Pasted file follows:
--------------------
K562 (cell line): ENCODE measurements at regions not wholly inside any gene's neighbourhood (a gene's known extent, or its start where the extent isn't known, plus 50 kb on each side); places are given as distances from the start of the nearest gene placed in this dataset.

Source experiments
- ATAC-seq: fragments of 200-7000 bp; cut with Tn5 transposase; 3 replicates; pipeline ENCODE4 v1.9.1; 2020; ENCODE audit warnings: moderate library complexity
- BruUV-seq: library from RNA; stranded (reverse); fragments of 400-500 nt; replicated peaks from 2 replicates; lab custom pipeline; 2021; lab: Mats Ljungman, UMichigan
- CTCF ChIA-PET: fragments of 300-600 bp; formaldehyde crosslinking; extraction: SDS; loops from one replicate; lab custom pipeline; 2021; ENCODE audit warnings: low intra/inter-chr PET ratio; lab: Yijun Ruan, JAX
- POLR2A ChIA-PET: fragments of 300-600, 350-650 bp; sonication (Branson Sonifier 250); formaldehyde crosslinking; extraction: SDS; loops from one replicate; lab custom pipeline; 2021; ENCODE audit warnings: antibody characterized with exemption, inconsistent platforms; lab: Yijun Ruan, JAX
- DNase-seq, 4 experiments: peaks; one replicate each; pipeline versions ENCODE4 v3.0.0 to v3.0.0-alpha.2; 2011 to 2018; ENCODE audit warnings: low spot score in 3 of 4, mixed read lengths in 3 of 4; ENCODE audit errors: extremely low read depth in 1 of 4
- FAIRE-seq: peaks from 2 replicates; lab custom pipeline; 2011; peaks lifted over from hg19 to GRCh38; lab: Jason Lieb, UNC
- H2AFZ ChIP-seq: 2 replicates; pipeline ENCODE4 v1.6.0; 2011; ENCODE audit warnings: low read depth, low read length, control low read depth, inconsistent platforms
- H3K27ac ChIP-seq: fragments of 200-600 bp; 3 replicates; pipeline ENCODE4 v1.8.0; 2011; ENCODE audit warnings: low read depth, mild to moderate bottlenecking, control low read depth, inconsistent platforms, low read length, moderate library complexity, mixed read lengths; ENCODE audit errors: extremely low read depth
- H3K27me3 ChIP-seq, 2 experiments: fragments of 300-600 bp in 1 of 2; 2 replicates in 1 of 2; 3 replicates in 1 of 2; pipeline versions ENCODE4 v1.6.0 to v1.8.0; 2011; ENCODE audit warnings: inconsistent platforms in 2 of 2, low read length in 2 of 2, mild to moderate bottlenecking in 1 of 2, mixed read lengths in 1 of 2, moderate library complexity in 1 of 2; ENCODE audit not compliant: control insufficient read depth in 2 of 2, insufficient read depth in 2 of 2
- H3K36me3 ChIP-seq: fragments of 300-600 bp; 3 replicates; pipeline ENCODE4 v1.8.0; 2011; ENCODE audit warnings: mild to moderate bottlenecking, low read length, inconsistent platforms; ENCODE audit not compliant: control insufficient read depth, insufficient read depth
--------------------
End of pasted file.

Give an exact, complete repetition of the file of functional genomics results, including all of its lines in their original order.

K562 (cell line): ENCODE measurements at regions not wholly inside any gene's neighbourhood (a gene's known extent, or its start where the extent isn't known, plus 50 kb on each side); places are given as distances from the start of the nearest gene placed in this dataset.

Source experiments
- ATAC-seq: fragments of 200-7000 bp; cut with Tn5 transposase; 3 replicates; pipeline ENCODE4 v1.9.1; 2020; ENCODE audit warnings: moderate library complexity
- BruUV-seq: library from RNA; stranded (reverse); fragments of 400-500 nt; replicated peaks from 2 replicates; lab custom pipeline; 2021; lab: Mats Ljungman, UMichigan
- CTCF ChIA-PET: fragments of 300-600 bp; formaldehyde crosslinking; extraction: SDS; loops from one replicate; lab custom pipeline; 2021; ENCODE audit warnings: low intra/inter-chr PET ratio; lab: Yijun Ruan, JAX
- POLR2A ChIA-PET: fragments of 300-600, 350-650 bp; sonication (Branson Sonifier 250); formaldehyde crosslinking; extraction: SDS; loops from one replicate; lab custom pipeline; 2021; ENCODE audit warnings: antibody characterized with exemption, inconsistent platforms; lab: Yijun Ruan, JAX
- DNase-seq, 4 experiments: peaks; one replicate each; pipeline versions ENCODE4 v3.0.0 to v3.0.0-alpha.2; 2011 to 2018; ENCODE audit warnings: low spot score in 3 of 4, mixed read lengths in 3 of 4; ENCODE audit errors: extremely low read depth in 1 of 4
- FAIRE-seq: peaks from 2 replicates; lab custom pipeline; 2011; peaks lifted over from hg19 to GRCh38; lab: Jason Lieb, UNC
- H2AFZ ChIP-seq: 2 replicates; pipeline ENCODE4 v1.6.0; 2011; ENCODE audit warnings: low read depth, low read length, control low read depth, inconsistent platforms
- H3K27ac ChIP-seq: fragments of 200-600 bp; 3 replicates; pipeline ENCODE4 v1.8.0; 2011; ENCODE audit warnings: low read depth, mild to moderate bottlenecking, control low read depth, inconsistent platforms, low read length, moderate library complexity, mixed read lengths; ENCODE audit errors: extremely low read depth
- H3K27me3 ChIP-seq, 2 experiments: fragments of 300-600 bp in 1 of 2; 2 replicates in 1 of 2; 3 replicates in 1 of 2; pipeline versions ENCODE4 v1.6.0 to v1.8.0; 2011; ENCODE audit warnings: inconsistent platforms in 2 of 2, low read length in 2 of 2, mild to moderate bottlenecking in 1 of 2, mixed read lengths in 1 of 2, moderate library complexity in 1 of 2; ENCODE audit not compliant: control insufficient read depth in 2 of 2, insufficient read depth in 2 of 2
- H3K36me3 ChIP-seq: fragments of 300-600 bp; 3 replicates; pipeline ENCODE4 v1.8.0; 2011; ENCODE audit warnings: mild to moderate bottlenecking, low read length, inconsistent platforms; ENCODE audit not compliant: control insufficient read depth, insufficient read depth